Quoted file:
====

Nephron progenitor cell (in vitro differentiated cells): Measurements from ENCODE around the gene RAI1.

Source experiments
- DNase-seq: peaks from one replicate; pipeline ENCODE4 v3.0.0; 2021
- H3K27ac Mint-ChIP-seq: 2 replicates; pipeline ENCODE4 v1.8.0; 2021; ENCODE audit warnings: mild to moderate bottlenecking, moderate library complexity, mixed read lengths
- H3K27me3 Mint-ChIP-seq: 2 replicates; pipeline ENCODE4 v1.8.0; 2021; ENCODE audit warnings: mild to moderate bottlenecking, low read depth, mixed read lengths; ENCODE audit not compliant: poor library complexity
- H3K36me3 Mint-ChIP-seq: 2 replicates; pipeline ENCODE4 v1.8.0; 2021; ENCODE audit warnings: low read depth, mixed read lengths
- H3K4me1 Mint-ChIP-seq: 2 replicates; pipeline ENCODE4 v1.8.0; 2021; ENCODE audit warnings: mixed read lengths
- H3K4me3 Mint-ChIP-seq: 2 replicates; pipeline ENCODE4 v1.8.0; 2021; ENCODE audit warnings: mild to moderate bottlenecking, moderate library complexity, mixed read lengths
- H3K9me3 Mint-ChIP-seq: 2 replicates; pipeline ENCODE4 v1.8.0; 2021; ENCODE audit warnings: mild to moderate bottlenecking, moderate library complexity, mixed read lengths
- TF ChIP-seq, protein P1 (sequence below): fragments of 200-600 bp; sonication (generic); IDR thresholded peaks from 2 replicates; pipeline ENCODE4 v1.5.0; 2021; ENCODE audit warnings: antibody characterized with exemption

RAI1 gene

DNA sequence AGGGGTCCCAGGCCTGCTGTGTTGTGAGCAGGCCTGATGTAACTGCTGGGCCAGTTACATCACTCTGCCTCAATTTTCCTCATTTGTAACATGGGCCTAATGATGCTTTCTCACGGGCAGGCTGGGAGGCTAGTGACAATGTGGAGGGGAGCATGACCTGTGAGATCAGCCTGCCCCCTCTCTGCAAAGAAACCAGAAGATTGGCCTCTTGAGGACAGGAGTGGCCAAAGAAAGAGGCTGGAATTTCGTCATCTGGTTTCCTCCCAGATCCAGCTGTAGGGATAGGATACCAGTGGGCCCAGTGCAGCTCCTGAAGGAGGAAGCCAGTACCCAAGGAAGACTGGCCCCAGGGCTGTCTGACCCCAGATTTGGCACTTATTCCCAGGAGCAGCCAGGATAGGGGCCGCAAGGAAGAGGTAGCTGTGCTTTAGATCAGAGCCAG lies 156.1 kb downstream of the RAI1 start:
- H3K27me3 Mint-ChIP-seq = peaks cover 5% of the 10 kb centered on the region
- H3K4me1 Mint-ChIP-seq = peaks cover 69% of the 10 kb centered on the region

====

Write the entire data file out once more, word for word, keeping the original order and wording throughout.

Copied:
Nephron progenitor cell (in vitro differentiated cells): Measurements from ENCODE around the gene RAI1.

Source experiments
- DNase-seq: peaks from one replicate; pipeline ENCODE4 v3.0.0; 2021
- H3K27ac Mint-ChIP-seq: 2 replicates; pipeline ENCODE4 v1.8.0; 2021; ENCODE audit warnings: mild to moderate bottlenecking, moderate library complexity, mixed read lengths
- H3K27me3 Mint-ChIP-seq: 2 replicates; pipeline ENCODE4 v1.8.0; 2021; ENCODE audit warnings: mild to moderate bottlenecking, low read depth, mixed read lengths; ENCODE audit not compliant: poor library complexity
- H3K36me3 Mint-ChIP-seq: 2 replicates; pipeline ENCODE4 v1.8.0; 2021; ENCODE audit warnings: low read depth, mixed read lengths
- H3K4me1 Mint-ChIP-seq: 2 replicates; pipeline ENCODE4 v1.8.0; 2021; ENCODE audit warnings: mixed read lengths
- H3K4me3 Mint-ChIP-seq: 2 replicates; pipeline ENCODE4 v1.8.0; 2021; ENCODE audit warnings: mild to moderate bottlenecking, moderate library complexity, mixed read lengths
- H3K9me3 Mint-ChIP-seq: 2 replicates; pipeline ENCODE4 v1.8.0; 2021; ENCODE audit warnings: mild to moderate bottlenecking, moderate library complexity, mixed read lengths
- TF ChIP-seq, protein P1 (sequence below): fragments of 200-600 bp; sonication (generic); IDR thresholded peaks from 2 replicates; pipeline ENCODE4 v1.5.0; 2021; ENCODE audit warnings: antibody characterized with exemption

RAI1 gene

DNA sequence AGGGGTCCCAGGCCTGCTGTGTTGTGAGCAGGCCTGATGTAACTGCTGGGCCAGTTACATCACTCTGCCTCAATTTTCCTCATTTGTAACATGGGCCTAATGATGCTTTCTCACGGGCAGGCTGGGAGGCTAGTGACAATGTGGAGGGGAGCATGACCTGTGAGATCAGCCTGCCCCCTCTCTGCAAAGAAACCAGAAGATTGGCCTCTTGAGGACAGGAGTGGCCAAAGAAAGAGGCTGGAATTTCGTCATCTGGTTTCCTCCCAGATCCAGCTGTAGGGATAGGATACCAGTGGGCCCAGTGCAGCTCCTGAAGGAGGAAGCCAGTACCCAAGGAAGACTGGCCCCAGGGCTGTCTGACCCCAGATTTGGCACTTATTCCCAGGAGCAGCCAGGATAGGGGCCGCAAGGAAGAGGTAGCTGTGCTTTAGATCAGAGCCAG lies 156.1 kb downstream of the RAI1 start:
- H3K27me3 Mint-ChIP-seq = peaks cover 5% of the 10 kb centered on the region
- H3K4me1 Mint-ChIP-seq = peaks cover 69% of the 10 kb centered on the region